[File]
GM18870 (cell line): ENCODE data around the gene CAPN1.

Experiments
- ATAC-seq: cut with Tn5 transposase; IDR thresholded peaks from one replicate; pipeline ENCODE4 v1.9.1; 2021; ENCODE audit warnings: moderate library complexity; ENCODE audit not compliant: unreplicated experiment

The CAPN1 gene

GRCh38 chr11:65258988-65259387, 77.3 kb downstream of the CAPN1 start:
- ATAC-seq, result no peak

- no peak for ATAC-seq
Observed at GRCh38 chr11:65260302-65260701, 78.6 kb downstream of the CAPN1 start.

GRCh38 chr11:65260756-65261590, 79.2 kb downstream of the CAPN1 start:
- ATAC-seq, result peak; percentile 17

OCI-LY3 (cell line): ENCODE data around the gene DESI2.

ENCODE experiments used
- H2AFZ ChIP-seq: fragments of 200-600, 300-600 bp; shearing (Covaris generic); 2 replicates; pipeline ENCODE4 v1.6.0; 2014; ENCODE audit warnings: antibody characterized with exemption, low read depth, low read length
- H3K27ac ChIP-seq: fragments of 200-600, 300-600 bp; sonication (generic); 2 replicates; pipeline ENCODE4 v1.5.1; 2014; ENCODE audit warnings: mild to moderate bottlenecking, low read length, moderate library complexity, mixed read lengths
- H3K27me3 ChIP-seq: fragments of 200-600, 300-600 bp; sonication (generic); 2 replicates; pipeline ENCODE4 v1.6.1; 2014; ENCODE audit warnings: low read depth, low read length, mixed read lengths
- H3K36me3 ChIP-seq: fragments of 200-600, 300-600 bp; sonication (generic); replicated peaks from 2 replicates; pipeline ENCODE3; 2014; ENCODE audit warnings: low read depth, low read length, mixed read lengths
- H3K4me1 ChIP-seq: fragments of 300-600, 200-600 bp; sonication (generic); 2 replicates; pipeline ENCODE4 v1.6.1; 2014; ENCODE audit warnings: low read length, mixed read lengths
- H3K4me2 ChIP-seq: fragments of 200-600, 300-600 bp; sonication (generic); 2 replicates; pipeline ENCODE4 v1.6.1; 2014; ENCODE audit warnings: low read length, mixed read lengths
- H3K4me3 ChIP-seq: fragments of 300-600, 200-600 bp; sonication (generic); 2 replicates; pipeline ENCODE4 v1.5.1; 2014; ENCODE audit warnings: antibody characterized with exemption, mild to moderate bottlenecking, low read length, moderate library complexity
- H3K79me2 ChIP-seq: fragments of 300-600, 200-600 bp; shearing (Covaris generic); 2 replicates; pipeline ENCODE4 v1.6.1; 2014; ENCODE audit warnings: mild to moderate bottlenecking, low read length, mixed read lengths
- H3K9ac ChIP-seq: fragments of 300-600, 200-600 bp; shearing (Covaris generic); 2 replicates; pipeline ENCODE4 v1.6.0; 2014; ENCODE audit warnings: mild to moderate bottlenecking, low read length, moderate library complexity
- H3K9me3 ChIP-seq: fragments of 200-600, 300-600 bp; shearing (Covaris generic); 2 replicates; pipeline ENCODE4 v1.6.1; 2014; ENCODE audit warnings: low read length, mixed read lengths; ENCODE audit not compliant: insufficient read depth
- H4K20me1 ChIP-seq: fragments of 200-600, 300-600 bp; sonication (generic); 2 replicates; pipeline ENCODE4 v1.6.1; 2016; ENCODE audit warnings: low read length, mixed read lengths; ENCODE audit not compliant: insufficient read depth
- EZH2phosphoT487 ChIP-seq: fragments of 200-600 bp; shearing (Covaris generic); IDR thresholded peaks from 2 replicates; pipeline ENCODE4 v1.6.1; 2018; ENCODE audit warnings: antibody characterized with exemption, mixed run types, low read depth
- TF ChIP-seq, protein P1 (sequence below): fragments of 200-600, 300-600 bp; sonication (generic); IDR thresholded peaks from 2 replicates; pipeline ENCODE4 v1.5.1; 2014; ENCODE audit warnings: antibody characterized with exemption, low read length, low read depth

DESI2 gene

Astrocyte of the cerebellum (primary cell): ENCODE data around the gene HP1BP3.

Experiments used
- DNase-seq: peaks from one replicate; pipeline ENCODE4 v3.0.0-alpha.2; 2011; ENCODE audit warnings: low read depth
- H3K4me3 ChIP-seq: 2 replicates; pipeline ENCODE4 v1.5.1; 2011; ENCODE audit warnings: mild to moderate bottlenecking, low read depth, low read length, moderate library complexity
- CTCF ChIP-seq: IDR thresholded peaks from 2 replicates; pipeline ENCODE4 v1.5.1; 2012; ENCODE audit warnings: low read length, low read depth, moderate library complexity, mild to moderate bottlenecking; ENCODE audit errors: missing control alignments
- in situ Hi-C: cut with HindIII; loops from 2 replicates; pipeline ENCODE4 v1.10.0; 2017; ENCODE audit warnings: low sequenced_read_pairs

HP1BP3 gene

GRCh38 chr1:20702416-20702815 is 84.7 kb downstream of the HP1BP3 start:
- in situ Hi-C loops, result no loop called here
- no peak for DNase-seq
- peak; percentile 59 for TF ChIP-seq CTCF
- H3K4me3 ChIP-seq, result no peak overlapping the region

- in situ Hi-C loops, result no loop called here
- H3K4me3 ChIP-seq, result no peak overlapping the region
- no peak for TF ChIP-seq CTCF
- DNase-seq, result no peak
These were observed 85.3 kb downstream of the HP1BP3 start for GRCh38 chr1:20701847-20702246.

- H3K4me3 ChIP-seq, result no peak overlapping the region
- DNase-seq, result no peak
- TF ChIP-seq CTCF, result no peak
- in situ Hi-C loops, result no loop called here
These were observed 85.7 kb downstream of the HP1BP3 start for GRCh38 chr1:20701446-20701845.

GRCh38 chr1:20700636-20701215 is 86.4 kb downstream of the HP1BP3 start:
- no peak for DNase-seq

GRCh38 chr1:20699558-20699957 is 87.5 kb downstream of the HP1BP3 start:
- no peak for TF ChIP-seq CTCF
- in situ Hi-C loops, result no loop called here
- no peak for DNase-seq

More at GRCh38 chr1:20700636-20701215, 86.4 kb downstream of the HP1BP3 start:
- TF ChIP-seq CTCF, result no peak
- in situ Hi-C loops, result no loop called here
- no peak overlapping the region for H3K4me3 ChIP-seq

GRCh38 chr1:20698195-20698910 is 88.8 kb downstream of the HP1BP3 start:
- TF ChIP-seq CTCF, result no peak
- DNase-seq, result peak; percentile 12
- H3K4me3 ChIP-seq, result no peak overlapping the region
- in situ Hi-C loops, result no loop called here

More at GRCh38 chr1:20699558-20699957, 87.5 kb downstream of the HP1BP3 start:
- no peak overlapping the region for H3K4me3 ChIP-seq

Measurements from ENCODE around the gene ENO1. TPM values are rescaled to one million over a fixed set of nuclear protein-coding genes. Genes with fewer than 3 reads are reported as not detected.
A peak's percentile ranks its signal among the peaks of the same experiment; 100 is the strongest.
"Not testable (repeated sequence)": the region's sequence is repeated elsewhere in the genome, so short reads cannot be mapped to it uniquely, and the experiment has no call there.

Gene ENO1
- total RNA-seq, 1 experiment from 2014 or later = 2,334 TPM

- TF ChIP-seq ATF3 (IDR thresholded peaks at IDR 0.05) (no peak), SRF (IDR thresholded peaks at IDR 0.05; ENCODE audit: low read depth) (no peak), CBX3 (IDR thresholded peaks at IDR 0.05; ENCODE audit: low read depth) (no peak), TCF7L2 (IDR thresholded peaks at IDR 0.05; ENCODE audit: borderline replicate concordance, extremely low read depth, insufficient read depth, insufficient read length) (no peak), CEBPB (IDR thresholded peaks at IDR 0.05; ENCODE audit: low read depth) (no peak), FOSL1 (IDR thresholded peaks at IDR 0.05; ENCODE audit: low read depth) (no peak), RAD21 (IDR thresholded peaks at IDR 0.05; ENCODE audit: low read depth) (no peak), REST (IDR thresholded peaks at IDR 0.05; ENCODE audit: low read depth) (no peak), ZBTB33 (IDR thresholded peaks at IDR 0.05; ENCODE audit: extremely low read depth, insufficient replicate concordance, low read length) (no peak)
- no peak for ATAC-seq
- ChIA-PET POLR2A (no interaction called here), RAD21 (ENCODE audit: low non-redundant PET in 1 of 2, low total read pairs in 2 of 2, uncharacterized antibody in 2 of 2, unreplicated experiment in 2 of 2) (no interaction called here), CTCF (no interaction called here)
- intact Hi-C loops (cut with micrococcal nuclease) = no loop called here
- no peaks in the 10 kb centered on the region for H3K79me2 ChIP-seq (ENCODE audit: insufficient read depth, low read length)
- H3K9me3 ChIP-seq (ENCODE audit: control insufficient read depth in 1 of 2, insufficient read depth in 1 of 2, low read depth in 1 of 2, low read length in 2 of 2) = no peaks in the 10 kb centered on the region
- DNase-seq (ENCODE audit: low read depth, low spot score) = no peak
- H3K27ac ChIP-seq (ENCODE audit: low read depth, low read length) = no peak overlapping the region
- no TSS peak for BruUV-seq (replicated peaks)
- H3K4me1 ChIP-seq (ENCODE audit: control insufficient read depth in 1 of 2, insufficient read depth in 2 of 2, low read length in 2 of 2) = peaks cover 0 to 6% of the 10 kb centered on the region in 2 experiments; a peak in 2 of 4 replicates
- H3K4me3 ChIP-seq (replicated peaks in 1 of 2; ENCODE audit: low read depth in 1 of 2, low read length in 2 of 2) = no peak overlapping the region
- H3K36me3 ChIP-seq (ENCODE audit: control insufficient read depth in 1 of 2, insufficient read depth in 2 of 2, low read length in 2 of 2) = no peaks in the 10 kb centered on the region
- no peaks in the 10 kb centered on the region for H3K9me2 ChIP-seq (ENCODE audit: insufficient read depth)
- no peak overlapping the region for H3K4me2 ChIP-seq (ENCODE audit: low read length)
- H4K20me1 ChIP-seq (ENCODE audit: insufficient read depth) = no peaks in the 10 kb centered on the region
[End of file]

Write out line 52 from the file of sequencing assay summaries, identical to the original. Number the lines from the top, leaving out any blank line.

- no peak for TF ChIP-seq CTCF